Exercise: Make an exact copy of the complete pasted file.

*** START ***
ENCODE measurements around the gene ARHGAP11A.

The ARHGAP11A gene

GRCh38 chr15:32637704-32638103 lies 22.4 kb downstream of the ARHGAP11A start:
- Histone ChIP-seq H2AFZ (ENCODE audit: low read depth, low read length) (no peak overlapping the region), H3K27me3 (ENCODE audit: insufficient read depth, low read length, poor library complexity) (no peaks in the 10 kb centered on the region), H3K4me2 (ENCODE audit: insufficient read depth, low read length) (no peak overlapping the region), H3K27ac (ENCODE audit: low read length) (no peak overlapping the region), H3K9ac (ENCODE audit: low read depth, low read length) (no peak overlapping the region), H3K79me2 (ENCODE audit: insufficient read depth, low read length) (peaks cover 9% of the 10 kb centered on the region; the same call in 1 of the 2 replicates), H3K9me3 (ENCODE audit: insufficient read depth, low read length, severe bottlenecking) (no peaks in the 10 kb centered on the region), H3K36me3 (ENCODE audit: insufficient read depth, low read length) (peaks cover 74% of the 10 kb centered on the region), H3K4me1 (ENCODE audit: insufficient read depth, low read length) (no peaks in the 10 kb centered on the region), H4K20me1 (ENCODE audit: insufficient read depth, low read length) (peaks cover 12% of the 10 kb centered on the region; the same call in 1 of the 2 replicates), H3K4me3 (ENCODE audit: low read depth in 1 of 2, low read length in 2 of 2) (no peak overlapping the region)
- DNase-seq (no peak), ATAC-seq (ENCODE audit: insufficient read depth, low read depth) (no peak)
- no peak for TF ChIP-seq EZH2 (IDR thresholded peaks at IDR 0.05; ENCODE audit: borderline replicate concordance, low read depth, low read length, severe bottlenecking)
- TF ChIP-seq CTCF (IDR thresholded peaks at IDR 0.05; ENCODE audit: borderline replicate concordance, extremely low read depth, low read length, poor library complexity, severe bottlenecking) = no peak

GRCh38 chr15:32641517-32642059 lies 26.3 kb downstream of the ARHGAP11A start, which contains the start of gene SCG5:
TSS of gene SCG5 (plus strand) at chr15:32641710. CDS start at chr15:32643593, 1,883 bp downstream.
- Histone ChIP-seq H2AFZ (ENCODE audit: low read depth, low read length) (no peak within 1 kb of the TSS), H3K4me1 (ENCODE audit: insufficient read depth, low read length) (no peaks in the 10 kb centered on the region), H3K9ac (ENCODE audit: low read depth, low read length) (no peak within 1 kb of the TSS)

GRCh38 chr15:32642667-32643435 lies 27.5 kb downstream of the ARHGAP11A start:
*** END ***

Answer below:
ENCODE measurements around the gene ARHGAP11A.

The ARHGAP11A gene

GRCh38 chr15:32637704-32638103 lies 22.4 kb downstream of the ARHGAP11A start:
- Histone ChIP-seq H2AFZ (ENCODE audit: low read depth, low read length) (no peak overlapping the region), H3K27me3 (ENCODE audit: insufficient read depth, low read length, poor library complexity) (no peaks in the 10 kb centered on the region), H3K4me2 (ENCODE audit: insufficient read depth, low read length) (no peak overlapping the region), H3K27ac (ENCODE audit: low read length) (no peak overlapping the region), H3K9ac (ENCODE audit: low read depth, low read length) (no peak overlapping the region), H3K79me2 (ENCODE audit: insufficient read depth, low read length) (peaks cover 9% of the 10 kb centered on the region; the same call in 1 of the 2 replicates), H3K9me3 (ENCODE audit: insufficient read depth, low read length, severe bottlenecking) (no peaks in the 10 kb centered on the region), H3K36me3 (ENCODE audit: insufficient read depth, low read length) (peaks cover 74% of the 10 kb centered on the region), H3K4me1 (ENCODE audit: insufficient read depth, low read length) (no peaks in the 10 kb centered on the region), H4K20me1 (ENCODE audit: insufficient read depth, low read length) (peaks cover 12% of the 10 kb centered on the region; the same call in 1 of the 2 replicates), H3K4me3 (ENCODE audit: low read depth in 1 of 2, low read length in 2 of 2) (no peak overlapping the region)
- DNase-seq (no peak), ATAC-seq (ENCODE audit: insufficient read depth, low read depth) (no peak)
- no peak for TF ChIP-seq EZH2 (IDR thresholded peaks at IDR 0.05; ENCODE audit: borderline replicate concordance, low read depth, low read length, severe bottlenecking)
- TF ChIP-seq CTCF (IDR thresholded peaks at IDR 0.05; ENCODE audit: borderline replicate concordance, extremely low read depth, low read length, poor library complexity, severe bottlenecking) = no peak

GRCh38 chr15:32641517-32642059 lies 26.3 kb downstream of the ARHGAP11A start, which contains the start of gene SCG5:
TSS of gene SCG5 (plus strand) at chr15:32641710. CDS start at chr15:32643593, 1,883 bp downstream.
- Histone ChIP-seq H2AFZ (ENCODE audit: low read depth, low read length) (no peak within 1 kb of the TSS), H3K4me1 (ENCODE audit: insufficient read depth, low read length) (no peaks in the 10 kb centered on the region), H3K9ac (ENCODE audit: low read depth, low read length) (no peak within 1 kb of the TSS)

GRCh38 chr15:32642667-32643435 lies 27.5 kb downstream of the ARHGAP11A start: